In 1863, the president gave the virus to the valet.
William Johnson, Abraham Lincoln’s 30-year-old African-American White House valet, had joined the president’s retinue for its important train trip to Gettysburg on Nov. 18. No doubt, he attended Lincoln that night as the president labored over the final draft of the “few appropriate remarks” he was set to deliver at the new Soldier’s National Cemetery the following day. On the Nov. 19, Johnson surely helped the president dress for the ceremony.
Following the storied event, Johnson traveled with the official party by train back to Washington. It should have been a happy journey. But during the trip, Lincoln, listless all afternoon, fell seriously ill with a blinding headache. Johnson helped him to a berth where the president lay down and tried to rest. Then the valet brought a wet cloth and placed it over Lincoln’s brow.
Doctors were summoned once the president returned safely to the White House, . They diagnosed Lincoln with a mild form of smallpox — serious enough to leave him bedridden for three weeks, his first and only protracted illness since taking office.
He had likely contracted the disease from his young son, Tad, who had been so sick with the disease a few days earlier that Mary Lincoln had begged her husband not to travel to Gettysburg, certain the boy would die if his beloved father left his bedside. Tad was now much improved.
The usually hale president took to his bed. When a rash erupted on his homely face, he merrily suggested that his endless stream of office-seeking visitors be directed to his room. “Now,” he joked, “I have something I can give everybody.”
For days, Johnson waited on the patient-in-chief. Slowly, Lincoln regained his health. But then, according to a tiny item in a Washington newspaper, Johnson himself caught the disease as a smallpox epidemic continued to plague the capital. In January 1864, he entered a hospital. But doctors there could not save him. On the Jan. 28, the valet succumbed. The papers duly noted William Johnson’s death — from smallpox—which he undoubtedly had caught from the president.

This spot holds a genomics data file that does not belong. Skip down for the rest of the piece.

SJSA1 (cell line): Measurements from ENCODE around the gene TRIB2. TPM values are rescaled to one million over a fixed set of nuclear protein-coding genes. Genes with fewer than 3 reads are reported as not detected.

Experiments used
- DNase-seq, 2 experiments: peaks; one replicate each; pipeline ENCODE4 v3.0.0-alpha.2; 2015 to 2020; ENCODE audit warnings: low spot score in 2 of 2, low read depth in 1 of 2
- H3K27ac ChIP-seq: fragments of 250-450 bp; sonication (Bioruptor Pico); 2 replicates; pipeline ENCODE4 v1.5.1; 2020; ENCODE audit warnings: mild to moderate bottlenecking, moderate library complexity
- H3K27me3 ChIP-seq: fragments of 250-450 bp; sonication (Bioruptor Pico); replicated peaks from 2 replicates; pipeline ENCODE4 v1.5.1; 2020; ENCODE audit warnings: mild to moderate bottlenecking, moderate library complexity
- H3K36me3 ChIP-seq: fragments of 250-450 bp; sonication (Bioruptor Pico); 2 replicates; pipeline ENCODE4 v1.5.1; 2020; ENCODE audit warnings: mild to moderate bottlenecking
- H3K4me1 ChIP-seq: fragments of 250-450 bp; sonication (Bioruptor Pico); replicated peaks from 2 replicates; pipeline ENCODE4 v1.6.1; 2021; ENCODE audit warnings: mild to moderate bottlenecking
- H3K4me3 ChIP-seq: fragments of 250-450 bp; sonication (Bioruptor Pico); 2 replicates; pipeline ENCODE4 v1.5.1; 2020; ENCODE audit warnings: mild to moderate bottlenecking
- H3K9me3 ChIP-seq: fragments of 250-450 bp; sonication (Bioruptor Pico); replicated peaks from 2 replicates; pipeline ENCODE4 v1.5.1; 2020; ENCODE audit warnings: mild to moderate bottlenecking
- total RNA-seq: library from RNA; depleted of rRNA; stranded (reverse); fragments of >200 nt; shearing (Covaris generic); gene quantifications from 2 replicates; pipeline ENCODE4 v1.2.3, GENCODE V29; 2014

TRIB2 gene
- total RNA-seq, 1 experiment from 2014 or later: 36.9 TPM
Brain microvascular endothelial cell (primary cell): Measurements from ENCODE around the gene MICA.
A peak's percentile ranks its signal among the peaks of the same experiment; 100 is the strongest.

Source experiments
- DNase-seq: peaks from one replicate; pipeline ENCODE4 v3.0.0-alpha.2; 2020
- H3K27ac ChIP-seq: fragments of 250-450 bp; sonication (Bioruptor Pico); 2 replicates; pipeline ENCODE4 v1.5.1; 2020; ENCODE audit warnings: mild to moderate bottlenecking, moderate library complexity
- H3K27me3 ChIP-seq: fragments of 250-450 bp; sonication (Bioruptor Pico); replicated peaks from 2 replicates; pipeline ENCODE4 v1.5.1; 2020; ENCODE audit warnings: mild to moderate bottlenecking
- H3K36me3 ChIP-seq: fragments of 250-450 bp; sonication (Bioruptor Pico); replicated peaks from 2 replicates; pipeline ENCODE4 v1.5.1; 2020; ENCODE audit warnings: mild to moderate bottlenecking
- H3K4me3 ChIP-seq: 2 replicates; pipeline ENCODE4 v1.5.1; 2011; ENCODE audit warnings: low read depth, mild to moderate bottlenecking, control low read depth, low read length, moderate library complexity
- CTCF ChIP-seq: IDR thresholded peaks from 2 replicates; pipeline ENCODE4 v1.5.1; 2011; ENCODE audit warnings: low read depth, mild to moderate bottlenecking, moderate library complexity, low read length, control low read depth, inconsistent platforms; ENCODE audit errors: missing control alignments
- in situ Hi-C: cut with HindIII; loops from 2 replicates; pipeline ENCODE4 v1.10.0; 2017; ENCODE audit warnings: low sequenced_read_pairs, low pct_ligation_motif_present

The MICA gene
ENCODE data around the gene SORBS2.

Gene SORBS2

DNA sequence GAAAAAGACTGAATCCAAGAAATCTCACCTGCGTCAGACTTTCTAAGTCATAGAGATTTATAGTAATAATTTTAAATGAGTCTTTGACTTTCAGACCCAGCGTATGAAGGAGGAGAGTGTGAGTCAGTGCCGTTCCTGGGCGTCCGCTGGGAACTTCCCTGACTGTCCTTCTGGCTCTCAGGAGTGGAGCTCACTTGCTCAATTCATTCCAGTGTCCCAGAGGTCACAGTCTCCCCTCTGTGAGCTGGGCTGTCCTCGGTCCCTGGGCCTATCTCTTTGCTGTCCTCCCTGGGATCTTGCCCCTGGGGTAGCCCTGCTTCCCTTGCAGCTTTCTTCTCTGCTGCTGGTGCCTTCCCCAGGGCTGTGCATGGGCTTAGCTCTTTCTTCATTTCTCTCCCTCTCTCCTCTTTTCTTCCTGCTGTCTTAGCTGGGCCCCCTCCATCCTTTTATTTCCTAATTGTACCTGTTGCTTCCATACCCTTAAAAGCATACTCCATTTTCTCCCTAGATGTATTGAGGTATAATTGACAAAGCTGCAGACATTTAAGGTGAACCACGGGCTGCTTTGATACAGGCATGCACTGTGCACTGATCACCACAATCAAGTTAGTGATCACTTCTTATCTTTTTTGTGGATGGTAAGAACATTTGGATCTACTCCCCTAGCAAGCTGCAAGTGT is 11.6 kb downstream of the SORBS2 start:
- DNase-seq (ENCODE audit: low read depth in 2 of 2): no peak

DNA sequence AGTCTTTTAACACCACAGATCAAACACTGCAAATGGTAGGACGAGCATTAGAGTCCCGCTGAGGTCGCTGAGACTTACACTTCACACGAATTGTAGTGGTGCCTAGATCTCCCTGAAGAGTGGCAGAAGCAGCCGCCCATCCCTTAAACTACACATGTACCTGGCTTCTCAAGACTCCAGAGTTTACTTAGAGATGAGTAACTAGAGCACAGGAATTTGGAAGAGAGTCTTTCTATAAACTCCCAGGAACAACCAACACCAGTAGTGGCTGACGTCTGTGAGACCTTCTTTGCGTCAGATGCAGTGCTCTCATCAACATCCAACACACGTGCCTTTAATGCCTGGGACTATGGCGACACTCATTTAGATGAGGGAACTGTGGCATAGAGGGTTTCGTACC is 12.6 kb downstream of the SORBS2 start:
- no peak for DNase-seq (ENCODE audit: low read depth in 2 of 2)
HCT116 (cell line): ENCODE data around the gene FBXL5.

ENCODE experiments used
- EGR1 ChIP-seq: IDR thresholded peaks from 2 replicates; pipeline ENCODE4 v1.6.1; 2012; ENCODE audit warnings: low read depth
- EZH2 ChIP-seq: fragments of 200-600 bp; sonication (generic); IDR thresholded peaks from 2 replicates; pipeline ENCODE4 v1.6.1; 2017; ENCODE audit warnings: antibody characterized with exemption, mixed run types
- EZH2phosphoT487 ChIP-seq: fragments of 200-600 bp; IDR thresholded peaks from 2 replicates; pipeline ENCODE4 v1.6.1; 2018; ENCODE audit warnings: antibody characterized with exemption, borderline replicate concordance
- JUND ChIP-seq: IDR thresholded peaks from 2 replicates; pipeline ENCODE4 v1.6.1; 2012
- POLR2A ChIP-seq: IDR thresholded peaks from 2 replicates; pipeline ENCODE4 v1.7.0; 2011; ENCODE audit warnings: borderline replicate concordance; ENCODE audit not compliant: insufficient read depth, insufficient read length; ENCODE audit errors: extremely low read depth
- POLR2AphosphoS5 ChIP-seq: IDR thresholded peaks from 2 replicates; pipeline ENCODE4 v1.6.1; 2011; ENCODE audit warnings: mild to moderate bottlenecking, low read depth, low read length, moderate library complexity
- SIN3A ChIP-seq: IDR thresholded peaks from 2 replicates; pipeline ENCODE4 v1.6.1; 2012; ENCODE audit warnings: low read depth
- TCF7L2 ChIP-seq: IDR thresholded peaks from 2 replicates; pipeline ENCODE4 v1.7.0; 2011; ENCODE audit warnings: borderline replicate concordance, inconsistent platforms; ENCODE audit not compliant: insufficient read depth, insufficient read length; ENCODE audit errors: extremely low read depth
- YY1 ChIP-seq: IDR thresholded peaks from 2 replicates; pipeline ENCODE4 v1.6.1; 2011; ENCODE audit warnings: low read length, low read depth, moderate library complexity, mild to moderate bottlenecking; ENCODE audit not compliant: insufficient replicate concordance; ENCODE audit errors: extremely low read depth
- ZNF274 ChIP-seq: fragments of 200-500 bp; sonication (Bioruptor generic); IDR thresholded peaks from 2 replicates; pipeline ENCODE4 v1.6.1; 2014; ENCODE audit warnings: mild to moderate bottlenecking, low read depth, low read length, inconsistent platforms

For days, as the valet grew sicker, Lincoln had made sure that Johnson’s $12-a-week salary checks were reliably directed to his valet’s wife. Officially, Johnson had worked on the Treasury Department payroll because the White House staff itself actually remained segregated. Whenever Lincoln needed Johnson’s help, however, Treasury dispatched the loyal aide to the executive mansion to serve as a barber or messenger. After Johnson died, Lincoln did even more. He paid off half of Johnson’s home mortgage (the bank forgave the remaining debt, probably at the president’s behest).
And though Lincoln had failed to keep a promise he had made to his beloved stepmother before leaving Illinois for his inaugural — to install a tombstone on his own father’s grave — Lincoln not only paid for Johnson’s interment, but arranged for a headstone to be erected over his valet’s burial spot at Arlington cemetery.
Today, that marker — no one knows for sure whether it is the original stone — bears an inscription that makes manifest the president’s regard for the employee who had attended him so loyally: “William Johnson / Citizen.”
“No man is a hero to his valet,” so the saying goes. The wag who originated that widely attributed remark never knew about Abraham Lincoln and William Johnson.
President Trump likes to point out that he has absorbed as much press criticism as the constantly maligned Abraham Lincoln. Now, as a virus again infiltrates the White House, we will see whether he displays as much empathy toward his afflicted valet.
Harold Holzer, winner of the National Humanities Medal for his work on Lincoln, is director of Hunter College’s Roosevelt House Public Policy Institute.